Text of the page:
If your kids like going to the zoo, they'll love seeing wildlife in the great outdoors. And an animal-adventure trip can give your children a lifelong appreciation of nature's wonders. We've put together seven awesome ways for families to see creatures in their natural habitat.
Where the wild things are: Sullivan County, New York (www.scva.net or 800-882-2287).
What's awesome: The upper Delaware River is the winter home to more than 100 bald eagles, the largest wintering population of these birds in the Northeast. The Sullivan County Visitors' Association provides free maps for self-guided drives.
We saw two eagles perched in trees at the Mongaup Valley Wildlife Management Area and several more from observation points. What our kids loved best: Seeing a bald eagle in flight swoop down into the river to snatch a fish.
Best season to go: Mid-December to February.
Price tag: Free for self-guided tour. The Eagle Institute, in Barryville, New York, offers group tours (www.eagleinstitute.org or 845- 557-6162); prices vary.
Where the wild things are: Sea Lion Caves, near Florence, Oregon
(www.sealioncaves.com or 541-547-3111).
What's awesome: This huge natural cavern is the only habitat in the lower states for large Steller's sea lions. In the spring, hundreds of pups and their mothers play on rocky ledges surrounding the caves; in the winter, the sea lions stay inside to keep warm. To get to the viewing area, you take an elevator 208 feet down into the rock. Just being in the enormous cavern is unforgettable, and the sea lions' playful antics are guaranteed to make your kids smile.
Best season: Year-round.
Price tag: $7 for adults; $4.50 for kids ages 6 to 15; free for kids 5 and under.
Where the wild things are: Yellow-stone National Park, headquartered in Wyoming (www.nps.gov/yell or 307-344-7381).
What's awesome: Want to see bison? Simply drive the scenic roadways of our country's first national park. Although these shaggy beasts were once nearly extinct, now herds of them are everywhere, grazing in fields and caring for their young. Try to spot the rust-colored calves. Our kids didn't want to drive away; they loved watching the young ones run around awkwardly on their spindly legs.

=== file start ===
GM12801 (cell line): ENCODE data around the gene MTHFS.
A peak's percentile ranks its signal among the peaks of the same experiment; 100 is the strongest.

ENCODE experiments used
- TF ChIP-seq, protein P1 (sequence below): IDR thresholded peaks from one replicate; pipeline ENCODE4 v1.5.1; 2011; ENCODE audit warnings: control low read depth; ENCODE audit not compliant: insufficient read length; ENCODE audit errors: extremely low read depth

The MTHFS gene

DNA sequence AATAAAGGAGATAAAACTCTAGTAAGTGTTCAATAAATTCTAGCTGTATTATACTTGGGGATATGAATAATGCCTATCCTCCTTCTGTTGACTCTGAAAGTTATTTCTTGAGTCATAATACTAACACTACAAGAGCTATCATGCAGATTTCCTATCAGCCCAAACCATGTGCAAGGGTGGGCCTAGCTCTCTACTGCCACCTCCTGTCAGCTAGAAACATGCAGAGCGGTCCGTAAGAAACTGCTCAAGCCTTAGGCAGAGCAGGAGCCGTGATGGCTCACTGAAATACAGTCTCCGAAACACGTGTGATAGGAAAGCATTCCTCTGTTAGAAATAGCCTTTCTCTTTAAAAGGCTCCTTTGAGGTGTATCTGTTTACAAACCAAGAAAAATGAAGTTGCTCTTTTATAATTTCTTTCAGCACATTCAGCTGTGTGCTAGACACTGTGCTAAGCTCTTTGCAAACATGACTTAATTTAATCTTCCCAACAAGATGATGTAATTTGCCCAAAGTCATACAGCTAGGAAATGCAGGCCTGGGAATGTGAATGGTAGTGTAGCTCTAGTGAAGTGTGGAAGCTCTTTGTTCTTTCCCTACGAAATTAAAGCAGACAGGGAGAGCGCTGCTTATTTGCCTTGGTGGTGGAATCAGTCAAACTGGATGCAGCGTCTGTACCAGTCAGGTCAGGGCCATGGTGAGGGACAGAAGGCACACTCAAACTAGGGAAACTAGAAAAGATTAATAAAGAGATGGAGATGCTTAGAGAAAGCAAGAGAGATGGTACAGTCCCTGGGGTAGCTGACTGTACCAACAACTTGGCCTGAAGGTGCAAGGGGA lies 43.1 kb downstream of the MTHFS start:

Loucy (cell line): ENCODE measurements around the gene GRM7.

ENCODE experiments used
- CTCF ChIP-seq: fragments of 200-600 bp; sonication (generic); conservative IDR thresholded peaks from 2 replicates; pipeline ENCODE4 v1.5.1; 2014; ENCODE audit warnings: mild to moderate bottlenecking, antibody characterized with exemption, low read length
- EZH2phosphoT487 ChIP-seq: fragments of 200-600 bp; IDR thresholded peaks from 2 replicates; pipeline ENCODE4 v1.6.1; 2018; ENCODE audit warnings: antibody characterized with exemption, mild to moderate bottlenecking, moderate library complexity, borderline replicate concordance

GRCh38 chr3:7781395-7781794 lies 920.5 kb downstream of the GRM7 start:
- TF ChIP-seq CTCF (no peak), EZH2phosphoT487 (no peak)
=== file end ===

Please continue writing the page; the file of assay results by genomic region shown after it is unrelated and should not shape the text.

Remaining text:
Best season: Late spring, before the summer crowds arrive, is a great time to see the calves.
Price tag: $20 per car for a park pass, good for seven days.
Where the wild things are: The International Wolf Center, in Ely, Minnesota (www.wolf.org or 800-359-9653).
What's awesome: Fairy-tale wolves come to life at the center, where gray wolves live on the property. It also has the country's coolest collection of wolf artifacts and interactive displays (including a wolf-survival video game). But the highlight for families with kids ages 6 and up is definitely a "guided howl" -- the chance to hear the call of the wolves in the wild. At dusk, rangers transport groups to known pack areas. Standing at the edge of a dark forest, visitors imitate wolf calls and sometimes get back haunting replies.
Best season: Year-round.
Guided howl: $6.50 for adults; $3.25 for kids 6 and up.
Where the wild things are: Homosassa Springs Wildlife State Park, in Homosassa Springs, Florida (www.hsswp.com or 352-628-5343).
What's awesome: With its warm, spring-fed waters, the Homosassa River (two hours north of Tampa) is home to one of the largest herds of West Indian manatees in the U.S. And there are two neat ways to view these gentle creatures. First, head to the park's underwater observa-tory to watch the manatees feed and play. Special telephones let visitors hear their underwater calls. Then take a guided river safari on a pontoon boat to catch sight of them breaking the surface with their whiskery snouts.
Best season: Late November through March, when as many as 50 manatees congregate in the river.
Cost:Park admission: $9 for adults; $5 for kids 3 to 12; free for children under 3. River safari: $15 for adults and kids age 7 and up; $7.50 for kids ages 4 to 6; free for kids under 4 (call River Safaris & Gulf Charters at 353-628-5222).
Where the wild things are: Vince Shute Wildlife Sanctuary, located near Orr, Minne-sota (www.americanbear.org or 218-757-0172).
What's awesome: There's no better place in the U.S. to see black bears than at this preserve in the north woods of Minnesota. Visitors are shuttled from their vehicles to a viewing platform about 12 feet above ground. On a recent trip with our families, we were a mere arm's length above about ten large males, who emerged from the surrounding woods to feed in the open meadow below the platform. One awestruck young visitor whispered, "I can hear them chomping."
Best season: Spring and summer. Mother bears and their cubs generally start arriving in April or May; larger males show up in July; numbers peak in August.
Price tag:Donations solicited.
Where the wild things are: Moosehead Lake, in Maine (www.mooseheadlake.org or 888-876-2778).
What's awesome: This two-hour moose-watching boat ride along the shores of Maine's largest lake shouldn't be missed. We slowly motored along in a pontoon, and much to everyone's delight, we spotted several of these stately animals. Around one bend, a huge bull lifted his head and stared us down, his antlers dripping with water and bits of wet weed. The children in our group whispered excitedly before the moose lumbered back into the woods.
Best time to go: May through early September.
Price tag: Prices vary, but tours typically run $25 and up for adults; $15 and up for kids ages 3 to 12; free for children under 3.
(NOTE: Rates are subject to change.)